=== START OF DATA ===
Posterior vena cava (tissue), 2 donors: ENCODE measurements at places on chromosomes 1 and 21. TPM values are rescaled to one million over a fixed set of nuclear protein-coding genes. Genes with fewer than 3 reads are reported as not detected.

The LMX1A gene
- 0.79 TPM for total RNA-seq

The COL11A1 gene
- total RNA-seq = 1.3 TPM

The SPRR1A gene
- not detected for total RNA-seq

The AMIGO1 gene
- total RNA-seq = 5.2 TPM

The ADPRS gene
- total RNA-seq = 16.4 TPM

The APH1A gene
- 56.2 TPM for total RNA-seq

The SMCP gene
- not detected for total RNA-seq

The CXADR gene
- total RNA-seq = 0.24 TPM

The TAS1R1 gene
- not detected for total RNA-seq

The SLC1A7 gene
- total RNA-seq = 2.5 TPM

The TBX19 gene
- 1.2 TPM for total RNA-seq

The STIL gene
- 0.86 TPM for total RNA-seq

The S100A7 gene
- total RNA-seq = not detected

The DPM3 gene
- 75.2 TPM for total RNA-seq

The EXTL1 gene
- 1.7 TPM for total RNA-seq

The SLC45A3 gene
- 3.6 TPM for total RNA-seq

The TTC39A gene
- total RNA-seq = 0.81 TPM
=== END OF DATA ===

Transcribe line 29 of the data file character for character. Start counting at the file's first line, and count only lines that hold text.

- 75.2 TPM for total RNA-seq